In the early 1970s, some advertising agencies in Saigon (Kỷ Á for example) were founded and had placed many advertisement on public transportation and shop signs around the city, proving hand-painted signage industry in Vietnam was alive and well during wartime.
Between 1975 and 1986 is the era of “postwar reunification” or in Vietnamese - “Thời Bao Cấp” (subsidy) period. During that decade, famines and shortages were the biggest problems so reasonably there was little use of commercial advertising, besides hand-painted signs with nationalistic rhetoric dispersed by government propaganda. The disconnection with the rest of the world caused Vietnam to lose in touch with international trends. As design lecturer Giang Nguyen stated, “we had this gap in design after the Americans departed” (Giang Nguyen 2015, cited by Nualart).
Advertising was virtually banned in the mass media until 1986 (Frith 1998, cited by Ciochetto 2002). After that came the bloom in the market economy. Promoting health, education and social values were strongly emphasized in government propaganda. Only in one district in HCMC the government appointed the sign painters to create up to twenty hand-painted billboard a month to be displayed locally. (Tùng Bách 2015, cited by Nualart).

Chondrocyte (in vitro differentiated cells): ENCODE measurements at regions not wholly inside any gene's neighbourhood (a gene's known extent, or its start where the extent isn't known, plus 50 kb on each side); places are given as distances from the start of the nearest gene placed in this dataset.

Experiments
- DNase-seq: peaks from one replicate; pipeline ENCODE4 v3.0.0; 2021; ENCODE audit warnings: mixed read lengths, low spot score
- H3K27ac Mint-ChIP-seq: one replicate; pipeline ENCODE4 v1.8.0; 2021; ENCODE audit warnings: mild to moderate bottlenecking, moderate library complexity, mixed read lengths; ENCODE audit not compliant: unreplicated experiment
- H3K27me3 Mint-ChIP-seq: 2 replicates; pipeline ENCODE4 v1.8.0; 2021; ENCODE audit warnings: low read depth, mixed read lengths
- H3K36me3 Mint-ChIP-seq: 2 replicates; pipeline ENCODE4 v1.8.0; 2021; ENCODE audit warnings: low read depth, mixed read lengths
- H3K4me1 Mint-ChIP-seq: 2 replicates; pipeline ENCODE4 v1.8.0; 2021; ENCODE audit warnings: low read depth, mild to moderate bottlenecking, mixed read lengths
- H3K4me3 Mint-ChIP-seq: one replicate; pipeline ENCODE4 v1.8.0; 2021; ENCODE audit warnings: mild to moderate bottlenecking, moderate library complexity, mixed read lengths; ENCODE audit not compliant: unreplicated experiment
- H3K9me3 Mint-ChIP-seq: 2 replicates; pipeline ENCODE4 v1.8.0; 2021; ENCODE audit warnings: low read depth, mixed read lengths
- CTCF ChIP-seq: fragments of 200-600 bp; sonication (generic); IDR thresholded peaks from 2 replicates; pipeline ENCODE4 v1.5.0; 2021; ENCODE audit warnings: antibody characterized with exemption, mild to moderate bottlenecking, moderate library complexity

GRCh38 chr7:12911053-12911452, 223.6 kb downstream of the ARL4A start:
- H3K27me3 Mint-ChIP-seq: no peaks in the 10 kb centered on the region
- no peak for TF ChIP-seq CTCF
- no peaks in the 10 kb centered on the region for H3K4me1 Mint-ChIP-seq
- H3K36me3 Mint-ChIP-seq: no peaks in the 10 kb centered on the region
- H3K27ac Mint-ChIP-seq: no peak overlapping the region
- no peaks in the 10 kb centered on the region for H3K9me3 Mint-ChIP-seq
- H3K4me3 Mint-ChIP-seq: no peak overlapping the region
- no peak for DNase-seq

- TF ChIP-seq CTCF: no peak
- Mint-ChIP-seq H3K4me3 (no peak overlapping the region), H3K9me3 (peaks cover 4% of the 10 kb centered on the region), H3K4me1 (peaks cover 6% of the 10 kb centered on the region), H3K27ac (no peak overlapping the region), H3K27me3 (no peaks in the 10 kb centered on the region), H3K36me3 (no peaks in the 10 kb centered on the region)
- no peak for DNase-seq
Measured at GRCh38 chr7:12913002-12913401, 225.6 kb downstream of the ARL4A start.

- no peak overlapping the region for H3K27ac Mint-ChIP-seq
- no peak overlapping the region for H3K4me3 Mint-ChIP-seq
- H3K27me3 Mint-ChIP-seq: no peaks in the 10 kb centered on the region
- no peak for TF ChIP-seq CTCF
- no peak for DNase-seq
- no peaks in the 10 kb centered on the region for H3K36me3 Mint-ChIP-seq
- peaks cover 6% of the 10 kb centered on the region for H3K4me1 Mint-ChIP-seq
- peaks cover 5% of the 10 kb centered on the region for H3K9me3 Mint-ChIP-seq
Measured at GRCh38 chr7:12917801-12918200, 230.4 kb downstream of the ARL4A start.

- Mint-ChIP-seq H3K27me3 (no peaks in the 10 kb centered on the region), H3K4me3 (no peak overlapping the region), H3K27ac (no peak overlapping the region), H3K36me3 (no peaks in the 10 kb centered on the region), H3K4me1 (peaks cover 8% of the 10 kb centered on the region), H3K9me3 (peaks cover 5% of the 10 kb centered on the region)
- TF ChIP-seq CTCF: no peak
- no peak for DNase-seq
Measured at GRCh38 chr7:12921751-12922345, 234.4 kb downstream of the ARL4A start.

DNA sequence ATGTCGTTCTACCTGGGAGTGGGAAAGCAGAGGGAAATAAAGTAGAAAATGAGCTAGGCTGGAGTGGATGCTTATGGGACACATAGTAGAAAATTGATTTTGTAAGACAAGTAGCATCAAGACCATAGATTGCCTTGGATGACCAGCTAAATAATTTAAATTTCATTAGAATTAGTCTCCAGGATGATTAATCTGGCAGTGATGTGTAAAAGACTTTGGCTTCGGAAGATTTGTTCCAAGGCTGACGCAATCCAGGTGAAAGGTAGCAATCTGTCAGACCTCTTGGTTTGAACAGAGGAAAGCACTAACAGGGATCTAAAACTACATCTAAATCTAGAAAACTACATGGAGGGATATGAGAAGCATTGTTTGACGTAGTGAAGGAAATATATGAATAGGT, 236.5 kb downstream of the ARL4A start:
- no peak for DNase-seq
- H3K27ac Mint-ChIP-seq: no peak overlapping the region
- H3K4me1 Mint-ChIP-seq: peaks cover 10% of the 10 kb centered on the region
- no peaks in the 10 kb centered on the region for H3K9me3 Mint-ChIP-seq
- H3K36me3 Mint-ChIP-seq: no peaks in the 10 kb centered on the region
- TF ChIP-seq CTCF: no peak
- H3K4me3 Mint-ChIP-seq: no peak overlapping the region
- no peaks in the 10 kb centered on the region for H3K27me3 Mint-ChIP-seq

However, in the mid to late 1990s, when digital printmaking technology arrived in Vietnam, commercial advertising has become omnipresent. Since then, most shop owners decide to have plastic signs with printed type or sometimes vinyl lettering. Despite the destruction of war and the insane development afterwards, many shop signs in Vietnam still survived as decades passed and could be considered historic value because of the rarity of such cultural objects.